The Teaching Cover Letter - What Your Teachers Should Have Taught You.


© Written By Jimmy Sweeney
President of CareerJimmy and Author of the new,
"Amazing Cover Letter Creator"


Teaching cover letters 101

Even though I am frequently asked for job-getting advice from educators, I find it amazing how many teachers are intimidated by having to write a teaching cover letter for their job search. To me, after getting up the nerve to lecture in front of the world's harshest critics every day... everything else in life would be a piece of cake!

But there are many talented teachers out there having trouble getting their first or perhaps a better teacher position, and crafting a first-class teaching cover letter can improve those odds drastically. With just a little expert coaching, this difficulty will vanish faster than a classroom full of students when the last bell rings.

Writing a teaching cover letter that impresses principals and gets interviews is not hard to do, but does take a little bit of guidance in the right direction. Here are some quick and easy lessons to get you going.

Some Teacher Cover Letter ABC's

A. GRAB the reader's attention early. Start off strong with an opening that "grips" them early to ensure that your letter gets read. Use an attention grabbing headline with centered and bold text.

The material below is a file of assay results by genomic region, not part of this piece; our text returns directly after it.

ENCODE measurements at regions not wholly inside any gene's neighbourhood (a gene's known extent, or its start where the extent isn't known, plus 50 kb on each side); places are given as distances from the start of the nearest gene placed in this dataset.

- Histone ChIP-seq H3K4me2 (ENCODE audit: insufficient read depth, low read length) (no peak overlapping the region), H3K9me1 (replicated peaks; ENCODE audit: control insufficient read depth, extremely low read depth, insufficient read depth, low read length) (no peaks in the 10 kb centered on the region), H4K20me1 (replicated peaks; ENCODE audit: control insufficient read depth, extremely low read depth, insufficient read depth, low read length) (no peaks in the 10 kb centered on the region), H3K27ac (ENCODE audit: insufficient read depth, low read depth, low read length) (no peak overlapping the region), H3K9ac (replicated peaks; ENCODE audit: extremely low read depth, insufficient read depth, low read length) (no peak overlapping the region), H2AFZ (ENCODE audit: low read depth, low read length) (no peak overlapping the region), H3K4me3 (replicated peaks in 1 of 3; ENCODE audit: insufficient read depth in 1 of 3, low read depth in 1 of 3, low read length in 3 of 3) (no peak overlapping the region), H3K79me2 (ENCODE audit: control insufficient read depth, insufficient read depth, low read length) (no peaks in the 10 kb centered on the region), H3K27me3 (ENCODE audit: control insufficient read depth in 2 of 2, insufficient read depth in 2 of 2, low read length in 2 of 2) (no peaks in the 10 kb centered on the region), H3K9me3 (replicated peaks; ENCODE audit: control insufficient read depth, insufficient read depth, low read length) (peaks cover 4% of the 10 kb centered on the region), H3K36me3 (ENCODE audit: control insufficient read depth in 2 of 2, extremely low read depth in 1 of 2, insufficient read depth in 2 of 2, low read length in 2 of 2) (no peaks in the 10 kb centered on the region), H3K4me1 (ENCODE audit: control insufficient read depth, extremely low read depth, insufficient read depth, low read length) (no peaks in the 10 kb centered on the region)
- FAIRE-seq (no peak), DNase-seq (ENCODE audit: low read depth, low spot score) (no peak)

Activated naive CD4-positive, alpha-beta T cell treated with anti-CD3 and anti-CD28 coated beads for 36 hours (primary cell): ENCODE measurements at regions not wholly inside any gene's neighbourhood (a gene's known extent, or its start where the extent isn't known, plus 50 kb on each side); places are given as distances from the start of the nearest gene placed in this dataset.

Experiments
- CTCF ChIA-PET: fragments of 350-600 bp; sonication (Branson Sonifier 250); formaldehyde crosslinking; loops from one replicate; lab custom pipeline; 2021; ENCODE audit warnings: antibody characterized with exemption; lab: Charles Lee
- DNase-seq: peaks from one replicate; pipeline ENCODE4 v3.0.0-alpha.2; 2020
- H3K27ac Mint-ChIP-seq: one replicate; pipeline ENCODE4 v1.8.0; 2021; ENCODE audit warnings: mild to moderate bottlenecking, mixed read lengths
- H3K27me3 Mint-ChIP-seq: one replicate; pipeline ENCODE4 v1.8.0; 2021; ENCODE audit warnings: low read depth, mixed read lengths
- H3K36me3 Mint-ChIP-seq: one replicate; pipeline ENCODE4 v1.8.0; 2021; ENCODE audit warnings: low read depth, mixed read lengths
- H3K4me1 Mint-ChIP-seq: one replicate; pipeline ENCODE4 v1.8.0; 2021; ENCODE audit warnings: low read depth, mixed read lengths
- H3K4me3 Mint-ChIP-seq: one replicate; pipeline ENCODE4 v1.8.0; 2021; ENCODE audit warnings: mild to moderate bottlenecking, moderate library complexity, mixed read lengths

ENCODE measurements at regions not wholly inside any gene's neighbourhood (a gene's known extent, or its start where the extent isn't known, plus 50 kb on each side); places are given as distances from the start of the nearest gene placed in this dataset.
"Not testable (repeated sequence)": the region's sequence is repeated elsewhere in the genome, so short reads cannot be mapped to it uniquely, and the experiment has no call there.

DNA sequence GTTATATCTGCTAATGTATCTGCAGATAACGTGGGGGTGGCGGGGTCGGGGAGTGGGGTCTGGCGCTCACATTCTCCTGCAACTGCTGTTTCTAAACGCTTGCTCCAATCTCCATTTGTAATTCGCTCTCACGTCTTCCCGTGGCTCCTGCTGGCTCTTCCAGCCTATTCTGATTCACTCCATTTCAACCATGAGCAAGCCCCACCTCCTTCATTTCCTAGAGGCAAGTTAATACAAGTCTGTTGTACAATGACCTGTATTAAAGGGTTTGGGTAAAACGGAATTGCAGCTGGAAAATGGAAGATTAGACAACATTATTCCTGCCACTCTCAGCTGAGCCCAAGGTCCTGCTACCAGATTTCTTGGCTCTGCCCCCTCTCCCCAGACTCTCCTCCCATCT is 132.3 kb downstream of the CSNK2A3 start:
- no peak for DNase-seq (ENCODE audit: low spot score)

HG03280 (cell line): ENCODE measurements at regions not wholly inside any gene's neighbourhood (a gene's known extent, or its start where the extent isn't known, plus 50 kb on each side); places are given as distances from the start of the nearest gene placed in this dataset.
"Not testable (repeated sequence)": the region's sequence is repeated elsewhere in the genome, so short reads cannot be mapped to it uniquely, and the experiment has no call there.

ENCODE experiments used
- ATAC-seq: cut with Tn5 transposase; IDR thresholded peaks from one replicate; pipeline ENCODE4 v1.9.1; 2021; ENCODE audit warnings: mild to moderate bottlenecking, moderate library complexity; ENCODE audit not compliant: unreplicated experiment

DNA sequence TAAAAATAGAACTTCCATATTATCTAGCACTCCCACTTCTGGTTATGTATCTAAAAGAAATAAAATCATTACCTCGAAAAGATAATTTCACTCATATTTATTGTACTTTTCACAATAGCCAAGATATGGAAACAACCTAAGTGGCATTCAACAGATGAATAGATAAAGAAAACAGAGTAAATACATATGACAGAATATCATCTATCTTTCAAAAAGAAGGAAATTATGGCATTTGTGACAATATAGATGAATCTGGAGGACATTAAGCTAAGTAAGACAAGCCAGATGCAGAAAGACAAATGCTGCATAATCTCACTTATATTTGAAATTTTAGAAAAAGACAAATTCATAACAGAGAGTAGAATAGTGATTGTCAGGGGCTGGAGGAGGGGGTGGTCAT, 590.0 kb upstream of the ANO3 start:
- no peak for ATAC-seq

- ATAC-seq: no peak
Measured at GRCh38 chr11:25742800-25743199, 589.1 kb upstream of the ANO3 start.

B. FOCUS your letter on what you can offer the school. Clearly and directly tell how your experience and education would benefit the school and the students. Make each school feel special.

C. REQUEST one action that you want the superintendent or principal to take in order to make an interview happen. Ask for the job interview clearly and directly in your teacher cover letter.

D. END the letter quickly (four or five paragraphs, max) with an enthusiastic and polite statement like "I look forward to meeting you soon to discuss the teaching opening at your school. I will follow up next week to make sure you have received my application."

Following those guidelines, you should have an A+ cover letter guaranteed to land you more job interviews in no time.

Final thought: Many teachers get so caught up with using perfect grammar and "professional" jargon that their cover letters come off as very flat and stale. They fail miserably in showing off their personality and passion for the teaching profession which is so important to landing the interview and ultimately the job.

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